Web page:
Reducing individual risk of cancer and staying healthy

The 2002 IARC Handbook of Cancer Prevention reviewed the evidence on weight control and indicated obesity as a cause of 39% of endometrial cancer cases, 37% of oesophageal cancer cases, 25% of kidney cancer cases, 11% of colon cancer cases and 9% of postmenopausal breast cancer cases.49 The Handbook identified that avoiding weight gain had a preventive effect for these cancers.49

Few data are available regarding the preventive effect of intentional weight loss on cancer. A 2011 review indicated that limited information from observational studies suggests a reduced risk of breast cancer and potentially other cancers due to intentional weight loss.50 Further research is required to determine the degree of weight loss and timeframe to reduce cancer risk.

The WCRF and AICR report states that, while obesity is a cause of some cancers and other diseases, it is also a marker for dietary and physical activity patterns that independently lead to poor health.8 Maintaining a healthy weight throughout life has clear health benefits and may have an important protective effect against cancer.8 Results from recent analyses of the large EPIC study indicated a significant association between higher BMI and risk of cancer and risk of death.28,29

The WCRF and AICR report recommends being as lean as possible within the normal range of body weight in order to reduce cancer risk.8 Avoiding weight gain and increases in waist circumference throughout adulthood is also recommended to reduce risk of cancer.8 Cut-off points for healthy waist circumferences were specified as 94 cm (37 inches) for men and 80 cm (31.5 inches) for women, based on general equivalence to a BMI of 25 kg/m2.8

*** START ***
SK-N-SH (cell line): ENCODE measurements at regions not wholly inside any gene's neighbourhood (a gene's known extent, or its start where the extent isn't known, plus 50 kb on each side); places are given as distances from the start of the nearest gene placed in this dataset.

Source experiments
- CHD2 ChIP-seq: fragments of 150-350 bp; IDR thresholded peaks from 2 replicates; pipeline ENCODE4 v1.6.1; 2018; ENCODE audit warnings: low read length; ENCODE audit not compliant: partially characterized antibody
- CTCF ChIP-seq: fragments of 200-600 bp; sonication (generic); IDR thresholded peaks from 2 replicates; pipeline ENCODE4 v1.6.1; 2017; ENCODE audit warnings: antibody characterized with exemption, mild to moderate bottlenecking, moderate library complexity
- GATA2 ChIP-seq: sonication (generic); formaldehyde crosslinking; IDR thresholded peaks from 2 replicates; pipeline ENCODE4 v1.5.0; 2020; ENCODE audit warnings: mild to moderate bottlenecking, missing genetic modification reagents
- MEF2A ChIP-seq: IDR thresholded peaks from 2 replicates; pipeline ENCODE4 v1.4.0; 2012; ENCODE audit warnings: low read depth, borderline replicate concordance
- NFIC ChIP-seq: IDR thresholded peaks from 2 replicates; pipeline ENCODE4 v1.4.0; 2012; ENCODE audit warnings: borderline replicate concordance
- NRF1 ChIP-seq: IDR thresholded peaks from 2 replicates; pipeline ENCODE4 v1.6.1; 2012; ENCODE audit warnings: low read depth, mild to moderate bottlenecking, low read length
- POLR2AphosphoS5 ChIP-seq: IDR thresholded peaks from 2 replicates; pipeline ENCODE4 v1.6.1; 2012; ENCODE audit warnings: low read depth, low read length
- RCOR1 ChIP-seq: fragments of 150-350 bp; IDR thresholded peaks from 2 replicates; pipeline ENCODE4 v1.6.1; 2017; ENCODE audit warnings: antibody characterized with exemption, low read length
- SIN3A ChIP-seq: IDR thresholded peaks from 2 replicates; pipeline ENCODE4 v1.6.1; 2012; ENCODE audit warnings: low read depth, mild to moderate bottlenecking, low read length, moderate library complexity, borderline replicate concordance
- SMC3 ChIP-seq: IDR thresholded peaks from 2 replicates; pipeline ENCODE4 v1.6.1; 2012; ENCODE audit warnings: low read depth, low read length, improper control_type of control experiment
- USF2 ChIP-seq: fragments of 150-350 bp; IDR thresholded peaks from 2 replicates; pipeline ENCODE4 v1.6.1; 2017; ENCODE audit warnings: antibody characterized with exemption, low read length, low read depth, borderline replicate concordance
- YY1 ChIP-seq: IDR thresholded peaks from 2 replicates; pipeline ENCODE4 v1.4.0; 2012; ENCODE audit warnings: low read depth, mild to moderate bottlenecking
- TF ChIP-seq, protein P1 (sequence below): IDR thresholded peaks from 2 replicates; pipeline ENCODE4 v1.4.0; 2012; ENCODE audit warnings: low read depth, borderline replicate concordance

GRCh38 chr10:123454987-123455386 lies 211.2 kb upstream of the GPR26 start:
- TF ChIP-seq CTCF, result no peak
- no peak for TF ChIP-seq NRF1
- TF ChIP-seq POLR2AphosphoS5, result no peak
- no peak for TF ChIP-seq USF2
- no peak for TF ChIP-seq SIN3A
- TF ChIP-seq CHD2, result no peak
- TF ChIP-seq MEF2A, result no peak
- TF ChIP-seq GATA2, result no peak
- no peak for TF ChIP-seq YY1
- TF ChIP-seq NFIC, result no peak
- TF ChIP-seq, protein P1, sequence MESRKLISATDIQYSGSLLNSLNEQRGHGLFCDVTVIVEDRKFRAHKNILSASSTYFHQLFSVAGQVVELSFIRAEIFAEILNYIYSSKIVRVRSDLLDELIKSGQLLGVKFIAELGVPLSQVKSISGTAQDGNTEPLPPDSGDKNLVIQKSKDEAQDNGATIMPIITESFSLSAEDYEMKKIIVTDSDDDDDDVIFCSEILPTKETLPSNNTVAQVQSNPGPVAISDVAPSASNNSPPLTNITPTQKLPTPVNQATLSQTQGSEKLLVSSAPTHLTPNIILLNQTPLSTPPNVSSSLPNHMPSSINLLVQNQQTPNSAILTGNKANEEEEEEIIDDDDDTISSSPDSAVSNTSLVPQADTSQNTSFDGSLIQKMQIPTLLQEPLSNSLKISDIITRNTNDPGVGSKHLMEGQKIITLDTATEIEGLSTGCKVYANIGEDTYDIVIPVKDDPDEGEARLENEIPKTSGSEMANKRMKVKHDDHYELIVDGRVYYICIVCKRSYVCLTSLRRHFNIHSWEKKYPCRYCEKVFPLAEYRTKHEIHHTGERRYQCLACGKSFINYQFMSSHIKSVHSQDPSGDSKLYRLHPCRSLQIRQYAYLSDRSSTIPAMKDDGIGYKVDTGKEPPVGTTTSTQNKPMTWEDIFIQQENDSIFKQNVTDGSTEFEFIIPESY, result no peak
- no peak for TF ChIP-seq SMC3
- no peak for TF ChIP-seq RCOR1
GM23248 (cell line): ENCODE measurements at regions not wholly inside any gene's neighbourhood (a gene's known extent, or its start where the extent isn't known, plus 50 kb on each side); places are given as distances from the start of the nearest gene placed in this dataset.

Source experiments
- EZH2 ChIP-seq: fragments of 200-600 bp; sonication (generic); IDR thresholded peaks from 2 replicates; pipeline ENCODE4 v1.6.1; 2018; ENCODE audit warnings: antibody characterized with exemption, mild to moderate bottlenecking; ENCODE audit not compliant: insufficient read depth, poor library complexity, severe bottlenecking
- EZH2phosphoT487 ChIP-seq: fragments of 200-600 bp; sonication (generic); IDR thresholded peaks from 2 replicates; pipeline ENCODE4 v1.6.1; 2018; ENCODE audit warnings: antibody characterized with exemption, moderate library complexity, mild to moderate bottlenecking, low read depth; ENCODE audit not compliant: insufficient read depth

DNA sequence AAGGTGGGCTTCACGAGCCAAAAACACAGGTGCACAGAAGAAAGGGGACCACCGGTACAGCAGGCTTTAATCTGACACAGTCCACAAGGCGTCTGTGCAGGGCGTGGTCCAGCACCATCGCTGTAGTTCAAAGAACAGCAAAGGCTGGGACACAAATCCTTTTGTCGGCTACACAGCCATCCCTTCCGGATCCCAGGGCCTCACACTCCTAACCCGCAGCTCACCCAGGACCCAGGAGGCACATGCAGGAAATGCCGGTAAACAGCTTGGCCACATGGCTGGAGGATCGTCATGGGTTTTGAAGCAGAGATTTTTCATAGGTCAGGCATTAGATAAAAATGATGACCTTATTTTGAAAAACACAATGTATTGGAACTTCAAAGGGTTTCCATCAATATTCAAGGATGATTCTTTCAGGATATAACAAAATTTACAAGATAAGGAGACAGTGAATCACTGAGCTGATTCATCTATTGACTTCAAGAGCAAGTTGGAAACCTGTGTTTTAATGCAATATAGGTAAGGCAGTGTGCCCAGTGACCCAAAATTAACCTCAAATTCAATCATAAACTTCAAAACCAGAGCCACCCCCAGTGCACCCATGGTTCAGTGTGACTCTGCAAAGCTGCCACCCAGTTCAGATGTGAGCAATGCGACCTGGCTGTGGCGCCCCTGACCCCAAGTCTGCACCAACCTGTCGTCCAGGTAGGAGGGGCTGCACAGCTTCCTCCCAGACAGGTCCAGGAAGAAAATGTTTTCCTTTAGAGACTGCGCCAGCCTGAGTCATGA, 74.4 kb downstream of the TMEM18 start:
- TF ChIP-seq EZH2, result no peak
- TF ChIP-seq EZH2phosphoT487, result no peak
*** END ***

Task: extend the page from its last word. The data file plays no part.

The Australian Dietary Guidelines recommend achieving and maintaining a healthy weight (BMI of 18.5–24.9 kg/m2) through physical activity and healthy eating.51

Cancer Australia recommendations for individuals

Cancer Australia recommends achieving and maintaining a healthy body weight within a BMI range of 18.5 to 25 kg/m2 to reduce cancer risk and a waist circumference below 94 cm for men and below 80 cm for women.

Table 2: Summary of evidence for overweight and obesity and cancer sites

Risk factor Source Evidence Cancer site

Greater body fatness

WCRF/AICR 2007–20158-15



Colorectum, oesophagus (adenocarcinoma), endometrium, pancreas, kidney, postmenopausal breast, liver



Gallbladder, ovary, advanced prostate

Abdominal (central) fatness

WCRF/AICR 2007–20158-15


Colorectum, endometrium


Pancreas, postmenopausal breast

Adult weight gain

WCRF/AICR 2007–20158-15


Postmenopausal breast

Protective factor Source Evidence Cancer site

Avoiding weight gain

IARC 200249

Sufficient evidence (highest IARC classification for carcinogenicity)

Colon, postmenopausal breast, endometrium, kidney (renal-cell), oesophagus (adenocarcinoma)

See Appendix 1 for explanation of evidence.